Sabyasachi Mukharji, J.
1. This is an appeal, From Panama Private Ltd. v. Income-tax Officer., 'C' Ward, Companies Dist.II, Calcutta. : 82ITR205(Cal) , challenging five notices issued under Section 148 of the Income-tax Act, 1961, for the assessment years 1964-65, 1965-66, 1966-67, 1967-68 and 1968-69. Of the notices, three were dated the 25th of March, 1969, and two dated the 1st of May, 1969. It is the case of the assessee that in respect of the said assessment years the assessee had filed its returns of income along with and supported by the audited profit and loss accounts, depreciation statements, various other statements in detail. The assessee claimed under Rule 5 of the Income-tax Rules, 1962, read with Appendix I, Part I, under item III(ii), 10% depreciation and was allowed the same. According to the assessee this was allowed after consideration of the relevant facts as this had already been allowed since the assessment year 1961-62. Thereafter, the assessments were sought to be re-opened by the aforesaid notices and the petitioner challenged the said re-opening by this application under Article 226 of the Constitution. In the affidavit-in-opposition in answer to the rule nisi the Income-tax Officer stated that the reasons for the reopening were as follows :
'The petitioner claimed depreciation on blade making machinery at the rate of 10% which was inadvertently and/or erroneously allowed in the assessment years 1964-65 to 1968-69. The said machinery is not entitled to the higher rate of depreciation @ 10% but only at 7%. After the said assessments for the said years 1964-65 to 1968-69 were completed information came into my possession that the petitioner was in fact entitled to claim depreciation at 7% on the said blade making machinery. Furthermore, in the assessments of the sister concern of the petitioner, Messrs. Indo-Swing, depreciation allowance on the said machinery had all along been claimed and had been allowed at the rate of 7% only. I say that the petitioner's alleged claim of the special depreciation rates in respect of the said machinery for manufacture of safety razor blade was incorrect and extensive. The said information has also come into possession subsequent to the completion of the said assessments.'
2. The recorded reasons were also produced before us and these were as follows:
'Depreciation on plant & machinery was claimed and obtained by the assessee @ 10%.
The correct rate of depreciation, however, is 7% in respect of blade making machinery, (as this) is not machinery qualifying for that higher rate. Thus income liable to tax has escaped assessment prima facie within the meaning of Section 147, Explanation 1(d), in consequence of information in my possession, (I have now ascertained that in the sister concern, M/s. Indo-Swing, C II/I-263/A, the assessee has all along claimed and has been allowed depreciation @ 7% only on identical machinery). Accordingly, I reopen the assessments for 64/65 to 66/67 under Section 147(b); notice under Section 148 to issue.'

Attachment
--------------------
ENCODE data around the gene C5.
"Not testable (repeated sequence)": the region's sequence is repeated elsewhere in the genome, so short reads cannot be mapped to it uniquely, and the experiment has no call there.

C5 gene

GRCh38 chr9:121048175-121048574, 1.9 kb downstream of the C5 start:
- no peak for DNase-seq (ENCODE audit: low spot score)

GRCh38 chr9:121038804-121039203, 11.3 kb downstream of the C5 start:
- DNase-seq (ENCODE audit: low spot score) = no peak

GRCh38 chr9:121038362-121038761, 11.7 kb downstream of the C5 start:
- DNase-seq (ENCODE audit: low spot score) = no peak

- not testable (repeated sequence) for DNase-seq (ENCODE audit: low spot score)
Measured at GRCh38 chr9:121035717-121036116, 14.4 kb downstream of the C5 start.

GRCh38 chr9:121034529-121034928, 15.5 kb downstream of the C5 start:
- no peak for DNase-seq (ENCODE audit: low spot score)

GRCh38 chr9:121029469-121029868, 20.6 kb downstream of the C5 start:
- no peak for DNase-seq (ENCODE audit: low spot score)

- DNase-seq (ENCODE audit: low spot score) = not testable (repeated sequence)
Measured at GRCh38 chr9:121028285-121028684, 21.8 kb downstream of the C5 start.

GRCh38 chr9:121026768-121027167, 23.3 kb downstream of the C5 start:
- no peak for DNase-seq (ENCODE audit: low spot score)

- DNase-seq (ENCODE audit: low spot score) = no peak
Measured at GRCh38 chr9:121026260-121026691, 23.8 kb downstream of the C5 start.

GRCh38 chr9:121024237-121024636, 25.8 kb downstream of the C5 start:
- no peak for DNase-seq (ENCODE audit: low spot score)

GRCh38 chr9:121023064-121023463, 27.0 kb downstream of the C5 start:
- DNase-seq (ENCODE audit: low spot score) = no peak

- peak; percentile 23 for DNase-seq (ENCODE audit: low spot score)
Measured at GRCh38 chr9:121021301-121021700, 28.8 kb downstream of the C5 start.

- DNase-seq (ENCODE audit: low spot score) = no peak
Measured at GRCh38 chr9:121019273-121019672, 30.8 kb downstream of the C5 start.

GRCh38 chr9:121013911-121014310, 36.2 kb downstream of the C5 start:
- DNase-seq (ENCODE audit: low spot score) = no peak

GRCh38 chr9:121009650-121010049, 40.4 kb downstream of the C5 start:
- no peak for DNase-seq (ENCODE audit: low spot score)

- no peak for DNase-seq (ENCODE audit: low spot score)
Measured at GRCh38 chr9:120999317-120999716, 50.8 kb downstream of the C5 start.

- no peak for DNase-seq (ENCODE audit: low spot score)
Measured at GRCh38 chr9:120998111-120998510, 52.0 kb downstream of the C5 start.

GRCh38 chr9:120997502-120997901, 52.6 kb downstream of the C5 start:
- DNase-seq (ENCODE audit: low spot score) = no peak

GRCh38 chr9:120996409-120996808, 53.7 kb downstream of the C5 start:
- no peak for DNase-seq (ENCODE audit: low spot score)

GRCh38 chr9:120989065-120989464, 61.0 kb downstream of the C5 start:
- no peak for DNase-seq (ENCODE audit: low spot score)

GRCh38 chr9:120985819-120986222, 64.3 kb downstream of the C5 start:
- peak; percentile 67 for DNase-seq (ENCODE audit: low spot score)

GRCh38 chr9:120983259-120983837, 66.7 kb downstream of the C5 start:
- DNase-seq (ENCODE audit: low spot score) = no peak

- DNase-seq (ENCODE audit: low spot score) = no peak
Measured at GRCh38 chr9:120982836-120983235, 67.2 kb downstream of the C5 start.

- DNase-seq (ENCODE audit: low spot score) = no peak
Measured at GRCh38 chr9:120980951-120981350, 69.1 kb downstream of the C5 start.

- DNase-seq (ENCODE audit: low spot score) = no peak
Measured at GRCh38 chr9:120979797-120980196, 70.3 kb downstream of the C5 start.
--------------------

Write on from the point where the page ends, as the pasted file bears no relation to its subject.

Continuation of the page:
3. It is apparent, therefore, that the reopening was sought, because (i) of the view of the Income-tax Officer that on the blade making machinery the petitioner is entitled to depreciation at the rate of 7% and not at the rate of 10% and as such the petitioner had enjoyed more depreciation than it was entitled to and such a view is based on the (ii) subsequent knowledge that in a sister concern the similar kind of machinery got depreciation at the rate of 7% because it was so claimed by that assessee. The question is can the aforesaid be considered information in terms of Section 147(b) of the Income-tax Act, 1961 The scope and ambit of Clause (b) of Section 147 has been the subject-matter of several judicial decisions. Considering several decisions in the case of Diamond Sugar Mills Ltd. v. Income-tax Officer,  82 I.T.R. 171 (Cal.) I held that in order to be 'information' in terms of Clause (b) of Section 147 of the Act the following conditions require to be fulfilled : (a) it must be knowledge or instruction concerning facts or particulars, or as to law relating to a matter bearing on the assessment ; (b) such knowledge or instruction must come into the possession of the Income-tax Officer after the previous assessment; (c) the knowledge or information must be such which leads to the formation of the belief that the income of the assessee had escaped assessment or had been under assessed ; (d) the proximate or immediate source of such information and knowledge must be external; but (e) such knowledge or information could have been derived during the previous assessment from an investigation of the materials on record but was not in fact derived would not prevent such knowledge or instruction from being information in terms of Clause (b). We are, however, of the opinion that the decision of the Income-tax Officer in respect of another assessee for another assessment year is not a decision of any higher authority and is merely an opinion of an officer of coordinate authority on the basis of the facts of the case and thatcannot be considered to be the information 'in terms of Clause (b) of Section 147 of the Income-tax Act, 1961. This is the ratio of the decision in the case of Reform Flour Mills (Private) Ltd. v. Commissioner of Income-tax, : 88ITR150(Cal) and we are in respectful agreement with the aforesaid view.
4. In the premises we are of the opinion that the learned judge was right in quashing the notices concerned as the condition precedent for the issuance of the notices had not been fulfilled. In the result, this appeal fails and is accordingly dismissed.
5. There will be no order as to costs.
Sankar Prasad Mitra, C.J.
6. I agree.